Today a young man came to school.
No big deal…
That happens every day…
That’s where he should be…
…is not an average kid
…has behavior issues
…is average. If average is high-risk.
…you ask (shrugging your shoulders).
Today a young man came to school
and he inspired me.
He came in…
…completely out of dress code
…and after walking maybe 3 miles toward
Nashville and turning around
and coming to school.
Not home, to school.
Where he felt safe.
An alternative program
where he had been for about 3 weeks
I spoke to him as he came to my class.
Asking if he…
…was going to be able to work
…would be any trouble
His voice – it broke as he responded.
And my heart – it broke as I listened.
You could hear…
…in his voice.
He looked like a cornered animal.
He reacted like an abused dog to attention.
I told him…
…he made a good choice coming to school
(not the myriad other choices he could have made)
…some days we must focus on the small, minute-to-minute decisions
(not the big decisions)
…some days we rejoice at getting through it step-by-step
…that I enjoyed having him in class because he works hard
…I was proud of him for making the right decisions this day
…I had faith in him and knew he could keep it up
He came in and worked hard
At the end of the day he left…
…with a smile
…shaking hands with teachers
I hope he returns tomorrow. He said he’s moving to Nashville.
I never tell my students I’ll miss them…
…but I do.
Today a young man came to school…
…he didn’t have to, but he did
…and he inspired me
…and he taught me
My father wrote this poem many years ago. It won 2nd place in a nationwide contest sponsored by Parade Magazine in 1993 as I recall. I hope you like it as much as I do. My father passed away two weeks ago on August 1st, 2014.
Tomorrow, my tomorrow
whatever will you bring.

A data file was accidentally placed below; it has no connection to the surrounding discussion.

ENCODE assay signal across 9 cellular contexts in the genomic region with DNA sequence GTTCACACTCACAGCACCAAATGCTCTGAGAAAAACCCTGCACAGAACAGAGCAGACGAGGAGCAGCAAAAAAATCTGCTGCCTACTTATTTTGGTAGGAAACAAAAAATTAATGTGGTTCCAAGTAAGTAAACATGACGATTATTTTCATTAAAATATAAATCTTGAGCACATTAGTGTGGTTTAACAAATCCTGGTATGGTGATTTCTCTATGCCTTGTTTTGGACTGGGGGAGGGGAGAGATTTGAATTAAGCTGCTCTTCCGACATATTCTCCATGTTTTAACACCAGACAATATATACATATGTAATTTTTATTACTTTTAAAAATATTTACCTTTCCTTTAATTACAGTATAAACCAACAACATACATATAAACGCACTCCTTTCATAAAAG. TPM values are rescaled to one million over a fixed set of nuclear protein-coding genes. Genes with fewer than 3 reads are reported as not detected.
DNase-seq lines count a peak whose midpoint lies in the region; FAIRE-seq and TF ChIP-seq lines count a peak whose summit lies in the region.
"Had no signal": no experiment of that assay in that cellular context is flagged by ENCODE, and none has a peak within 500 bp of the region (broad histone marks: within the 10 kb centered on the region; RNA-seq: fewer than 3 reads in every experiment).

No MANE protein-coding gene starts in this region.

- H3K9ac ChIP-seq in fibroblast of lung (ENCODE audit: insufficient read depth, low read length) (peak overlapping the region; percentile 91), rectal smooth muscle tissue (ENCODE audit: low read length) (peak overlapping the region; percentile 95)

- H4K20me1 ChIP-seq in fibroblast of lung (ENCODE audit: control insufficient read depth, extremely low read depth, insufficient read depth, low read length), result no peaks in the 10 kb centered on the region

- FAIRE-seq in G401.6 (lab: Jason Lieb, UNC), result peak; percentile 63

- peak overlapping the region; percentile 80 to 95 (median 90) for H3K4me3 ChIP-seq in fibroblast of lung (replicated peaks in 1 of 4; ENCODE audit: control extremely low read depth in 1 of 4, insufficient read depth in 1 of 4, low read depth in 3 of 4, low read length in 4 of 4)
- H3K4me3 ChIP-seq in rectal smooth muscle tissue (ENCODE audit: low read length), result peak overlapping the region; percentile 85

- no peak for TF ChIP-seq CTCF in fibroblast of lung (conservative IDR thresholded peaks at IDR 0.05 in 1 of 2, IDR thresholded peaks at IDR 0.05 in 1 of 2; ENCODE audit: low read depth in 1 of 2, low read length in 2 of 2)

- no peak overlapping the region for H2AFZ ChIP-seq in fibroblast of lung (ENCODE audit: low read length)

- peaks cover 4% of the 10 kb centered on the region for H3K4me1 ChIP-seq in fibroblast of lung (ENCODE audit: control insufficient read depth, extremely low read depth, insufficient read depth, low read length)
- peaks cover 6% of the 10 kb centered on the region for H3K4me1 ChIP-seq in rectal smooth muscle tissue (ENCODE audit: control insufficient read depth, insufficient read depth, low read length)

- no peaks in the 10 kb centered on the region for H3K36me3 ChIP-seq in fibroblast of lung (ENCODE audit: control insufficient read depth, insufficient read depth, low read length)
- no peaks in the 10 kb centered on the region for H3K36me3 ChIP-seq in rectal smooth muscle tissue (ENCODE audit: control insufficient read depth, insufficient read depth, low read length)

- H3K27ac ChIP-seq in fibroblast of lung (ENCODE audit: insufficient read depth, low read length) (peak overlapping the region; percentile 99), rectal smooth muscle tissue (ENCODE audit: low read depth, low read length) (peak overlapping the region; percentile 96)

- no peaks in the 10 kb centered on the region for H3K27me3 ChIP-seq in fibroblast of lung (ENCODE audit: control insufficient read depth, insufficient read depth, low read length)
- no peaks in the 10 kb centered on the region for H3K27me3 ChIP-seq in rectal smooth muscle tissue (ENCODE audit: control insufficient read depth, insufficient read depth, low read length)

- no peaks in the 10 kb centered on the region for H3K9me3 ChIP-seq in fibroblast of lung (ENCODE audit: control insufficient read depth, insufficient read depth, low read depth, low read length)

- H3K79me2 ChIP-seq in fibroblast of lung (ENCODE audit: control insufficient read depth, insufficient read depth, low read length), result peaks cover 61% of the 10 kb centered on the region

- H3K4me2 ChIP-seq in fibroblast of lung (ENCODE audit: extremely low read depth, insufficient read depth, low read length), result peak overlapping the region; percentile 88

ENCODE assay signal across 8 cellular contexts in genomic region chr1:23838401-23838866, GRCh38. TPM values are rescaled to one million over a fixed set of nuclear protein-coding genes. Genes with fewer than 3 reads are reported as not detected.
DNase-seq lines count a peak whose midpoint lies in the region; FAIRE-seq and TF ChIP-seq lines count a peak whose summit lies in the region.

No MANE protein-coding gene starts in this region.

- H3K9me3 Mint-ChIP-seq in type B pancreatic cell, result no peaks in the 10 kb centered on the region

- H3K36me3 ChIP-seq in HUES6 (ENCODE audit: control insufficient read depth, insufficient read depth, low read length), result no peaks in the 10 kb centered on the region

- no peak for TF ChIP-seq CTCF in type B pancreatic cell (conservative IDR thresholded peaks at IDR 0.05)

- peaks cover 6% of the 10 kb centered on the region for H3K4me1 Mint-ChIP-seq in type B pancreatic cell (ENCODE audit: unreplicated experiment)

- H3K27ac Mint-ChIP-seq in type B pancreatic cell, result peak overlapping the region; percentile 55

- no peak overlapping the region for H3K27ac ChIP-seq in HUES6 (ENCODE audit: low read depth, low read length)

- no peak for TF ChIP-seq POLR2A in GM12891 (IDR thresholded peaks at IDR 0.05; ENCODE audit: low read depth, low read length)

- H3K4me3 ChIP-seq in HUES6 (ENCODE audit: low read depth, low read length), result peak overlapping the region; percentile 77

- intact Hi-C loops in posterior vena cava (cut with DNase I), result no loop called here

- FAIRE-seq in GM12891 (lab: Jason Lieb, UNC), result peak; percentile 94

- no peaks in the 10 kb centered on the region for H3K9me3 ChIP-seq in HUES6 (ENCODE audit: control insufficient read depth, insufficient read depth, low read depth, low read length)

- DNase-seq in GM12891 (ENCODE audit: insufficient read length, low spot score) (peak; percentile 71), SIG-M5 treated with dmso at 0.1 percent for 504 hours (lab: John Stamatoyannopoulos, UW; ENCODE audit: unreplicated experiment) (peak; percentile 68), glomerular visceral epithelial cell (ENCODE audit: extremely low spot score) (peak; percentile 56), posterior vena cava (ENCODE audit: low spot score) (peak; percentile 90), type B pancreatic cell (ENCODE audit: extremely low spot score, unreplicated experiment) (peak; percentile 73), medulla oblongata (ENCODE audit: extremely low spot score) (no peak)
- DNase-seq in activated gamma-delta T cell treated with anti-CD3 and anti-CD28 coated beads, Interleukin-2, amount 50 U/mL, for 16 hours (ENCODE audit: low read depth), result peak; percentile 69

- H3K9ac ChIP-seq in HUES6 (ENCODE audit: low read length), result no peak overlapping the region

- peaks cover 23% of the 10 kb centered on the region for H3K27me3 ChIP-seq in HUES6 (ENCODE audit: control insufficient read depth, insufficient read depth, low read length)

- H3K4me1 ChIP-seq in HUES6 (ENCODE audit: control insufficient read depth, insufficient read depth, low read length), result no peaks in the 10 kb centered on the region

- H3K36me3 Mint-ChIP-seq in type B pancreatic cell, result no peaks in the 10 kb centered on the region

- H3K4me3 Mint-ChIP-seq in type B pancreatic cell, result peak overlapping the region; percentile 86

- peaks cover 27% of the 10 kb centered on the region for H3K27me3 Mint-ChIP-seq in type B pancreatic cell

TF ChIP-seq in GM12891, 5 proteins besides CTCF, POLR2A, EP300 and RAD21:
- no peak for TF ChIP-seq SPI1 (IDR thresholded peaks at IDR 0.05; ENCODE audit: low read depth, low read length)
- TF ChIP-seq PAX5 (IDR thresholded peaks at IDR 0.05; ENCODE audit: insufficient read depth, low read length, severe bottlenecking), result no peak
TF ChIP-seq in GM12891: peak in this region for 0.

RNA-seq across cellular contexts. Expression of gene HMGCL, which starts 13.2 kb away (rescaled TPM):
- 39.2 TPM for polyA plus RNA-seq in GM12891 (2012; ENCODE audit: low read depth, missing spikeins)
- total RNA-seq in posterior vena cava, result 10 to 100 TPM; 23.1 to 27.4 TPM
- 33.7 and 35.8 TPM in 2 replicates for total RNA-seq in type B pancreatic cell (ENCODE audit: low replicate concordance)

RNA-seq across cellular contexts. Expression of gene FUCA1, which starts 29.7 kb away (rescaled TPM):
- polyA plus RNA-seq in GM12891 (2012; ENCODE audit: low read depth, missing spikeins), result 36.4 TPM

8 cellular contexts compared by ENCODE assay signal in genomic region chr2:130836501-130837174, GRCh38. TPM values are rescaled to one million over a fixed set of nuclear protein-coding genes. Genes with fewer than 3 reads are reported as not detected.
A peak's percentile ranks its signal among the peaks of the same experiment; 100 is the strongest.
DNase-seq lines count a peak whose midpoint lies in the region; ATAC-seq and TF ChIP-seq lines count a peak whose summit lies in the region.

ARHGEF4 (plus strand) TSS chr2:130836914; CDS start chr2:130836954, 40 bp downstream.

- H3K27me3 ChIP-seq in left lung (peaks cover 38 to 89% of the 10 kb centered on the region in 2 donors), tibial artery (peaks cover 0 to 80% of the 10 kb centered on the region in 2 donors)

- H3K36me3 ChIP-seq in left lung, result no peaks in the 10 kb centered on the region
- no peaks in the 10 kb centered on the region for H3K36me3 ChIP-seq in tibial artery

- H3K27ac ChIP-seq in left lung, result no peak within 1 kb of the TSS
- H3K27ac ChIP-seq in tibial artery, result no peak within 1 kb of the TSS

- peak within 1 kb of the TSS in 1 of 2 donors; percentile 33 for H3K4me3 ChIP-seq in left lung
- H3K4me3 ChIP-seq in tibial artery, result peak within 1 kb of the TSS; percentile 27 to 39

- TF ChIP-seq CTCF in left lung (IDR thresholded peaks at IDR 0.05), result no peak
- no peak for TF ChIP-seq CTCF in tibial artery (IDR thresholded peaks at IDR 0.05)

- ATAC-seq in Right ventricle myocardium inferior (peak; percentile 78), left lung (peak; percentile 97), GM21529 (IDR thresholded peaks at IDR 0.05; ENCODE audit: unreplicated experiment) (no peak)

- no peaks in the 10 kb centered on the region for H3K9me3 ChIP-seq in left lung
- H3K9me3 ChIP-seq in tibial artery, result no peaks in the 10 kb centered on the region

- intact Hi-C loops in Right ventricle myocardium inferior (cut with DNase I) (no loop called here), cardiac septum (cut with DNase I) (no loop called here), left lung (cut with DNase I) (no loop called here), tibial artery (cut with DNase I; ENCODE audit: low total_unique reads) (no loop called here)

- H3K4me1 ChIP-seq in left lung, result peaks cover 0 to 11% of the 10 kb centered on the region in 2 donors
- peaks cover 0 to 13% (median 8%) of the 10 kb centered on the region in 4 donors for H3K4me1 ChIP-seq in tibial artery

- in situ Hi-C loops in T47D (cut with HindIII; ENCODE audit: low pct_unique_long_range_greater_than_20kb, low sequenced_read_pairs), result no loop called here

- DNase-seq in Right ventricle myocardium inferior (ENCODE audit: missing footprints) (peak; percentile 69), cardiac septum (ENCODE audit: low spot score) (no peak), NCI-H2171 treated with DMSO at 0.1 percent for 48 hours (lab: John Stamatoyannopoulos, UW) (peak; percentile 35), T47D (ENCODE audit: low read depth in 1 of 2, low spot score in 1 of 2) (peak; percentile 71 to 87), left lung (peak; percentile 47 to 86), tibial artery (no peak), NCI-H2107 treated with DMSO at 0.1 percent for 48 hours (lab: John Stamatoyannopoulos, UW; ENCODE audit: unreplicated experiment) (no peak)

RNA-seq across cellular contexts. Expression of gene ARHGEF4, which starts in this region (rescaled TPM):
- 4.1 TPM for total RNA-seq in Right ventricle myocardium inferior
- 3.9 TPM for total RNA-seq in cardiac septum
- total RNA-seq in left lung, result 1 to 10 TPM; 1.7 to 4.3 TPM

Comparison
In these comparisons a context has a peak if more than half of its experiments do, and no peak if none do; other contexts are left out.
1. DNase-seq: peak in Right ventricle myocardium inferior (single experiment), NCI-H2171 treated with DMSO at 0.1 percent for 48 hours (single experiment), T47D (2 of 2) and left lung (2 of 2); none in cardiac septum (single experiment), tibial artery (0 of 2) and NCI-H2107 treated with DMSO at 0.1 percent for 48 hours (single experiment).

A broken heart to cry o’er
or perhaps a song to sing.
Will you hurt me then desert me
and leave my soul to ache
or will you love me lightly
and a lifetime for me make.
Tomorrow, my tomorrow
love me lightly
please I plea,
For I have cried o’er all
that were ever meant to be.
Tom A. Turner
Aug 24, 1942 – Aug 1, 2014
Poet, artist, woodworker, father, husband
This is the first blog I will recommend to others.
My daughter has a blog. And it’s better than mine. She’s eleven. She writes wonderfully, very creative. She has good organization and great logic in her structure. Yes, I’m bias. But even as a critic I would still appreciate her effort and her style. There are certainly some things she can and will improve on as time goes on. Grammar is naturally a problem but she is only eleven. I’m looking forward to reading more of her posts and hopefully seeing her grow through writing. She’s the kind of girl every teacher would want in the classroom, except that she tends to be very quiet and hates to ask questions. She shows a very mature, subtle sense of humor – but she will emphatically tell you she’s not funny! But she is – in a good way not a way that would embarrass her.
Her aspirations? Her immediate goal is to be in all advanced 7th grade classes and receive multiple academic awards at the end of next year (she received one academic award this year – English Language Arts). Her medium range goal is to be accepted into Harvard University and her long range goal is to be an ER surgeon. She has a heart of gold and super sweet. She’s a perfectionist and very goal-oriented. She’s super creative and enjoys painting and making jewelry. Check her out. Leave her a comment. Encourage her.
The name of her blog is actually “No, It’s Aimee” (it reflects on the spelling of her name. She thought of it, no one else helped her. Right now the name of her blog is “I am a princess, every girl is…” But that’s my fault. I’ve not helped photoshop her a new blog header. Anyway, here’s the link.